Of Amazons and New Gods

Spoiler Alert!

Wonder Woman is now out on DVD.  Still a great movie.  It’s pleasing to see that the DC Extended Universe (“DCEU”), or “Justice League Universe,” can produce a film on a par with the best of the Marvel movies.  I’m cautiously looking forward to Justice League, which opens just over a month from now (Nov. 17).  Among other things, I’m eager to see whether the group movie will be dominated by its immediate Wonder Woman predecessor, or by its less promising BatmanSuperman heritage.

On re-watching, I found myself thinking more about the theology of Wonder Woman, which enmeshes us in some complicated assumptions about the shared world of the DCEU and may give us some clues about JL.

Here Be Spoilers!Fallen Pantheon

Wonder Woman holds lightningAccording to the Amazons of Themyscira, the Greek war god Ares took umbrage when Zeus created human beings.  When Ares turned humans against each other, the other Olympian gods tried to stop him.  Ares killed the other gods, last of all Zeus, whose dying blow put Ares out of action for ages.  Diana kills Ares in the conclusion of WW.  That appears to eliminate all the Olympian gods.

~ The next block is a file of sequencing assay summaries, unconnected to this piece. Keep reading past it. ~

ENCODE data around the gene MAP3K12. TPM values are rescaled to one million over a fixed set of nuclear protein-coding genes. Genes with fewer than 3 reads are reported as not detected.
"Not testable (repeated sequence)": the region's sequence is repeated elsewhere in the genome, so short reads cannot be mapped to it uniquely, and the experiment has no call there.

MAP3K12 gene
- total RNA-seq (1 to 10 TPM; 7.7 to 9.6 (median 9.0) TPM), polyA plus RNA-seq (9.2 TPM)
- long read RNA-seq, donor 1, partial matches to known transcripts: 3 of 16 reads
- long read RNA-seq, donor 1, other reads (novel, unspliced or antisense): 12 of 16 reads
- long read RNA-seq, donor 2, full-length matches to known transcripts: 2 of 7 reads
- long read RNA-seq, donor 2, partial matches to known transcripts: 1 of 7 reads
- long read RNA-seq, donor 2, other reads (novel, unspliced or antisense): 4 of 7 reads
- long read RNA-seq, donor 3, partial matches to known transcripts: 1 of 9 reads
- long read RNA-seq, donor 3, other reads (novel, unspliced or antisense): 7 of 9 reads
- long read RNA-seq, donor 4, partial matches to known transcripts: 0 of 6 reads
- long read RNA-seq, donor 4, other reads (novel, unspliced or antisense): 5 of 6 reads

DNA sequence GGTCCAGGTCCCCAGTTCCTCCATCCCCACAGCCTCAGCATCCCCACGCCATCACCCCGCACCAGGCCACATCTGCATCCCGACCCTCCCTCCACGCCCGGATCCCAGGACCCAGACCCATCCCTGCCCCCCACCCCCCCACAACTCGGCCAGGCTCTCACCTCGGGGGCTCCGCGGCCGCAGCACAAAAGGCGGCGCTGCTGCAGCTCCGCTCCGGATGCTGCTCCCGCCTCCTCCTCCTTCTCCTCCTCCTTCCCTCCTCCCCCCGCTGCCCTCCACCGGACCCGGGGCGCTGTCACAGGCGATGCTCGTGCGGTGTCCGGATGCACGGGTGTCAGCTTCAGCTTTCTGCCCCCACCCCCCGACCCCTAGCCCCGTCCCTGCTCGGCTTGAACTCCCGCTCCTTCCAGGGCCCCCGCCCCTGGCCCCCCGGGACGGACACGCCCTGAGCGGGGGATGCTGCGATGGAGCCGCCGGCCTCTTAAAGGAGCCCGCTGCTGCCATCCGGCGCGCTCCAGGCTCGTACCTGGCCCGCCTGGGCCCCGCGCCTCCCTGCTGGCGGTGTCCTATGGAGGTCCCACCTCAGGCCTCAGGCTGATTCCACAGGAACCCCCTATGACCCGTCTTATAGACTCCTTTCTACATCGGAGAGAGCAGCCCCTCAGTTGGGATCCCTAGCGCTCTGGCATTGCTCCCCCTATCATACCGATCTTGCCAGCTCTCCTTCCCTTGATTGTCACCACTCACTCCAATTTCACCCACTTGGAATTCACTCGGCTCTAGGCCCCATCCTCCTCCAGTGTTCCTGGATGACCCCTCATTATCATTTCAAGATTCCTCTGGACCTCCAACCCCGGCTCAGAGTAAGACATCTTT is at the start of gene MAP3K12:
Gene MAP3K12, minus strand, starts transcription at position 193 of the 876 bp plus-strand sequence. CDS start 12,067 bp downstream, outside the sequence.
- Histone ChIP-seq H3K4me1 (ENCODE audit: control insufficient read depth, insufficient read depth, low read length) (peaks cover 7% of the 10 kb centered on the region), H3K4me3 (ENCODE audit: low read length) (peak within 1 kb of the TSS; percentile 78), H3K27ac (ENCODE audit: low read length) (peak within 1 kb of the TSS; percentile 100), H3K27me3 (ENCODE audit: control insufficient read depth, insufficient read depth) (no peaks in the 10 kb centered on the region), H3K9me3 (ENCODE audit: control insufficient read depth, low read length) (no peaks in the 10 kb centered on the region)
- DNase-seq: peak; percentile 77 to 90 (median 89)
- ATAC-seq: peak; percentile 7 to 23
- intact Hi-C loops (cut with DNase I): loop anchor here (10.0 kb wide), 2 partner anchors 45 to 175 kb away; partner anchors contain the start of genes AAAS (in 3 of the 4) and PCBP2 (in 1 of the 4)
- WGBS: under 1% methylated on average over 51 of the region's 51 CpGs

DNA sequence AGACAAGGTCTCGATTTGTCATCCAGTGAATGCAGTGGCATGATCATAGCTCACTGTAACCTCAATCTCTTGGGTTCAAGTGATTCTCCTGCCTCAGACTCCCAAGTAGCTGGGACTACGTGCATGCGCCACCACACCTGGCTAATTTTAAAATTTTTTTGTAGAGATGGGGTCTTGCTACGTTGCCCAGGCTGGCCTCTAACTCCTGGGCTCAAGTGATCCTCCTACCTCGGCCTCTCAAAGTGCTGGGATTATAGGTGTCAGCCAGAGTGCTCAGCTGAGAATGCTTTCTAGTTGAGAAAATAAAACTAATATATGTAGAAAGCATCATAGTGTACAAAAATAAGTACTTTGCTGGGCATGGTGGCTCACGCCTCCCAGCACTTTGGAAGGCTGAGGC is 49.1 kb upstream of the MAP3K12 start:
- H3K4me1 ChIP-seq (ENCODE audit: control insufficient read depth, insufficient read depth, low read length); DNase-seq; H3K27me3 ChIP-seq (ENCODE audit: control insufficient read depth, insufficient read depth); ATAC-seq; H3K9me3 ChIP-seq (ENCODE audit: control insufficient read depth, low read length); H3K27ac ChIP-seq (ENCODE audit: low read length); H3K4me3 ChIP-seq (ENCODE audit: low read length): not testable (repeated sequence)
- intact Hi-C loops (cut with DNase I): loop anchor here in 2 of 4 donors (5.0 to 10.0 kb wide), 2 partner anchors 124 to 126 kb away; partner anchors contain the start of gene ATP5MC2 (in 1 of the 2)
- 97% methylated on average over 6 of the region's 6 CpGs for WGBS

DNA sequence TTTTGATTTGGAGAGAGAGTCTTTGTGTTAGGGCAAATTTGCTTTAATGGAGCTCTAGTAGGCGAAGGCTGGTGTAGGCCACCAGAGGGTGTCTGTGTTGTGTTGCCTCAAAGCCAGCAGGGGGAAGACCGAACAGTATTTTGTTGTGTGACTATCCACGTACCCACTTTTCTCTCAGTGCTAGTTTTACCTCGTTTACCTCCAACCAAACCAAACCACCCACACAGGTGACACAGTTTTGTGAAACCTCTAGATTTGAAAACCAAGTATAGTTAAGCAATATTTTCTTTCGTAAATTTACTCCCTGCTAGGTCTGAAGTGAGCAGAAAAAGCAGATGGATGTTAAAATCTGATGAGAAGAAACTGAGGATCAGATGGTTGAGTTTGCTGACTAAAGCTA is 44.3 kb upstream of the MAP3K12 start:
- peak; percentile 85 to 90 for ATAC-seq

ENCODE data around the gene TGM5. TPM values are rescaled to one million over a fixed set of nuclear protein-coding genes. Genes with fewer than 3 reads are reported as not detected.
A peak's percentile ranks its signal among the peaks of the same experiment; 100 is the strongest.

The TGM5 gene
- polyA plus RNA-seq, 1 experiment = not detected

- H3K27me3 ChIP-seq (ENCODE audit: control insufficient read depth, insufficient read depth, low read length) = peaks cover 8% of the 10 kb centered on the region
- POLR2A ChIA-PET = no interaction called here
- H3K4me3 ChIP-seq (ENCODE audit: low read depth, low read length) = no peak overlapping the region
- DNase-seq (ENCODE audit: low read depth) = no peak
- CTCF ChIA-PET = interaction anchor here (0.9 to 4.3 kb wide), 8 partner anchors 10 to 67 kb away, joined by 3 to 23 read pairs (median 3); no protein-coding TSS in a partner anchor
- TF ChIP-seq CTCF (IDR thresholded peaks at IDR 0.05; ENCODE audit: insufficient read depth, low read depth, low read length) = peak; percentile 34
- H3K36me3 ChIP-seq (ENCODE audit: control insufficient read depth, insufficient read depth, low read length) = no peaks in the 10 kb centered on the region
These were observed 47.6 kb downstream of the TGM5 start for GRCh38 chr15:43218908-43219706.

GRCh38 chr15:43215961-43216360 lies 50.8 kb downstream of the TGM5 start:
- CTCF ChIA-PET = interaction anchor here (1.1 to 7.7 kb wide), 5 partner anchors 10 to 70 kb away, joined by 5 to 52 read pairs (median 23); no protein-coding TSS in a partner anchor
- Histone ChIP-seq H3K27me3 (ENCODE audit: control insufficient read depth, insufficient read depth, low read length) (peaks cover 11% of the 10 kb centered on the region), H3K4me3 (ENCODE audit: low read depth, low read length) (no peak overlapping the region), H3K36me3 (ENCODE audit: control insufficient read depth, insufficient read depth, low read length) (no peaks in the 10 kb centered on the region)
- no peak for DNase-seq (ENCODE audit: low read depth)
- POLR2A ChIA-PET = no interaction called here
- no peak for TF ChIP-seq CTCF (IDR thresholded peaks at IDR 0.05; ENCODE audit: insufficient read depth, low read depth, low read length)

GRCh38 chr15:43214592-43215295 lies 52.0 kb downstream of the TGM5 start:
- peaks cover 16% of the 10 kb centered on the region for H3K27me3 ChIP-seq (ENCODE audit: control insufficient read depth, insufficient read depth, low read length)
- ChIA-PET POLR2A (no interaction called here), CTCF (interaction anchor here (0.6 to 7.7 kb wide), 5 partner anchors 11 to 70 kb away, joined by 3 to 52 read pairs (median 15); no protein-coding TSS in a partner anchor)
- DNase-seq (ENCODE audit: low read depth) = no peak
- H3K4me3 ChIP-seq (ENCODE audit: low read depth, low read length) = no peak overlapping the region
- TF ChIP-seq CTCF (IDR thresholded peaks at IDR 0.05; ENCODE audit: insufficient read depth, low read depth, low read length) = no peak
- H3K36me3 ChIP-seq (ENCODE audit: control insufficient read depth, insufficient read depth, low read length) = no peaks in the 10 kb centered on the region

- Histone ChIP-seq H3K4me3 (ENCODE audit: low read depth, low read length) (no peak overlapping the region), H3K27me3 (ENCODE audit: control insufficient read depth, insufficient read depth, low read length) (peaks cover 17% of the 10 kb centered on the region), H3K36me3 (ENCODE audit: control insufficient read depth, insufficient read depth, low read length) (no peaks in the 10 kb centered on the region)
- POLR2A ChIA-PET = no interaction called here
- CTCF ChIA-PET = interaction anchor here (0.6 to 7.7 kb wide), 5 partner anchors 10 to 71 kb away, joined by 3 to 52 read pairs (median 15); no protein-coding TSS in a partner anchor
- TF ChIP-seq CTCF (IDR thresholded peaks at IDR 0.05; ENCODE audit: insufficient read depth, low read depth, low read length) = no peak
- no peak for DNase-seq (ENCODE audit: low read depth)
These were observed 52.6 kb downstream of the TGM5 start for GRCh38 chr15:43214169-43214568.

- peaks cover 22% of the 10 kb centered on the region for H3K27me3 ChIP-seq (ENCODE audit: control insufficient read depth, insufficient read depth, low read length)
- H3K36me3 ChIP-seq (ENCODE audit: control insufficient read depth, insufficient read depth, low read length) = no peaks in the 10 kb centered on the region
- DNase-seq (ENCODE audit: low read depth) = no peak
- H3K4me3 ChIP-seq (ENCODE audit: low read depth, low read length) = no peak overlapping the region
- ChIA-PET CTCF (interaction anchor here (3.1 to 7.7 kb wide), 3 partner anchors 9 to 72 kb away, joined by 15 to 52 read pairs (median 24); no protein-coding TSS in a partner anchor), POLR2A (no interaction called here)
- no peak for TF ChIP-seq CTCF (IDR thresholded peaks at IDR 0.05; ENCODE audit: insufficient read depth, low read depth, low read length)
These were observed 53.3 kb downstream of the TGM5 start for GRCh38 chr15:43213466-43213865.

As moviegoers, we readily accept this Greek-myth theology for purposes of the story.  It’s familiar territory, as mythology goes.  While we’re watching the movie, we don’t worry about reconciling Zeus’s creation of humanity with, say, Christian or Hindu or Muslim accounts, or even with the scientific account of human evolutionary origins.

One thing that makes the Greek gods (I keep typing “Geek gods,” which is peculiarly appropriate) easier to swallow is the fact that in WW the pantheon seems to have liquidated itself, unless you count the demigoddess Diana.  By the end of the movie, they’re gone.  We don’t need to worry about whether Athena or Poseidon will turn up in some other superhero story as a deus ex machina, or why DC universe inhabitants can’t call on Zeus to aid the victims of floods or hurricanes.